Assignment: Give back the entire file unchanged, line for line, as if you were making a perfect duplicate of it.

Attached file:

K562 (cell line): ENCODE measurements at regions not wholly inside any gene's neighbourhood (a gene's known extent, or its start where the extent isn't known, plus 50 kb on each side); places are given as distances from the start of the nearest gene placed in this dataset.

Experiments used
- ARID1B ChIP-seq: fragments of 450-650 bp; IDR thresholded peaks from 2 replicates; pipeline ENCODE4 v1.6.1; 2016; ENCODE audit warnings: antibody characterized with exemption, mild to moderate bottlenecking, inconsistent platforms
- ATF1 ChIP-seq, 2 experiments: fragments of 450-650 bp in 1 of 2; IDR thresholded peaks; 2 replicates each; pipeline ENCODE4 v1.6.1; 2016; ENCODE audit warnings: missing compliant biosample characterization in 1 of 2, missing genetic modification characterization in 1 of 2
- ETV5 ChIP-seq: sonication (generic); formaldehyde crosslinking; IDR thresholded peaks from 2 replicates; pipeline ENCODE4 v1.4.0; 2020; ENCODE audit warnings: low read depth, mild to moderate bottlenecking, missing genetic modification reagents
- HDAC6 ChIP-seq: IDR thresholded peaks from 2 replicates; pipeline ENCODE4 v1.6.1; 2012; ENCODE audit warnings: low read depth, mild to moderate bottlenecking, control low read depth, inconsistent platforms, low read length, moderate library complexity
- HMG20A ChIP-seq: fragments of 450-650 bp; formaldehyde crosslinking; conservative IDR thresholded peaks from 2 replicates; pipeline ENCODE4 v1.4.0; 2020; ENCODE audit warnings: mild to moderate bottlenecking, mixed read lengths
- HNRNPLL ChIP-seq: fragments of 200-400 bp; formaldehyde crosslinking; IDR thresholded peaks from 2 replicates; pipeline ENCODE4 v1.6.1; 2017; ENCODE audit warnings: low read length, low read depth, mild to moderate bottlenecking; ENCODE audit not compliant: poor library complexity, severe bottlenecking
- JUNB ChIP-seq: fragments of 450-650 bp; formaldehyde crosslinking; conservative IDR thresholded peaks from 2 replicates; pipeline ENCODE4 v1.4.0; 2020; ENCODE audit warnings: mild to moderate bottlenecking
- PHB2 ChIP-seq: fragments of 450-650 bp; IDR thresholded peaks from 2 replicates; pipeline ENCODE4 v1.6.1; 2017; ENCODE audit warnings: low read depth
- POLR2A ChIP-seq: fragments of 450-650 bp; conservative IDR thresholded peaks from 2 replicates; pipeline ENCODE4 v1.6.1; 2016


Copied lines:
K562 (cell line): ENCODE measurements at regions not wholly inside any gene's neighbourhood (a gene's known extent, or its start where the extent isn't known, plus 50 kb on each side); places are given as distances from the start of the nearest gene placed in this dataset.

Experiments used
- ARID1B ChIP-seq: fragments of 450-650 bp; IDR thresholded peaks from 2 replicates; pipeline ENCODE4 v1.6.1; 2016; ENCODE audit warnings: antibody characterized with exemption, mild to moderate bottlenecking, inconsistent platforms
- ATF1 ChIP-seq, 2 experiments: fragments of 450-650 bp in 1 of 2; IDR thresholded peaks; 2 replicates each; pipeline ENCODE4 v1.6.1; 2016; ENCODE audit warnings: missing compliant biosample characterization in 1 of 2, missing genetic modification characterization in 1 of 2
- ETV5 ChIP-seq: sonication (generic); formaldehyde crosslinking; IDR thresholded peaks from 2 replicates; pipeline ENCODE4 v1.4.0; 2020; ENCODE audit warnings: low read depth, mild to moderate bottlenecking, missing genetic modification reagents
- HDAC6 ChIP-seq: IDR thresholded peaks from 2 replicates; pipeline ENCODE4 v1.6.1; 2012; ENCODE audit warnings: low read depth, mild to moderate bottlenecking, control low read depth, inconsistent platforms, low read length, moderate library complexity
- HMG20A ChIP-seq: fragments of 450-650 bp; formaldehyde crosslinking; conservative IDR thresholded peaks from 2 replicates; pipeline ENCODE4 v1.4.0; 2020; ENCODE audit warnings: mild to moderate bottlenecking, mixed read lengths
- HNRNPLL ChIP-seq: fragments of 200-400 bp; formaldehyde crosslinking; IDR thresholded peaks from 2 replicates; pipeline ENCODE4 v1.6.1; 2017; ENCODE audit warnings: low read length, low read depth, mild to moderate bottlenecking; ENCODE audit not compliant: poor library complexity, severe bottlenecking
- JUNB ChIP-seq: fragments of 450-650 bp; formaldehyde crosslinking; conservative IDR thresholded peaks from 2 replicates; pipeline ENCODE4 v1.4.0; 2020; ENCODE audit warnings: mild to moderate bottlenecking
- PHB2 ChIP-seq: fragments of 450-650 bp; IDR thresholded peaks from 2 replicates; pipeline ENCODE4 v1.6.1; 2017; ENCODE audit warnings: low read depth
- POLR2A ChIP-seq: fragments of 450-650 bp; conservative IDR thresholded peaks from 2 replicates; pipeline ENCODE4 v1.6.1; 2016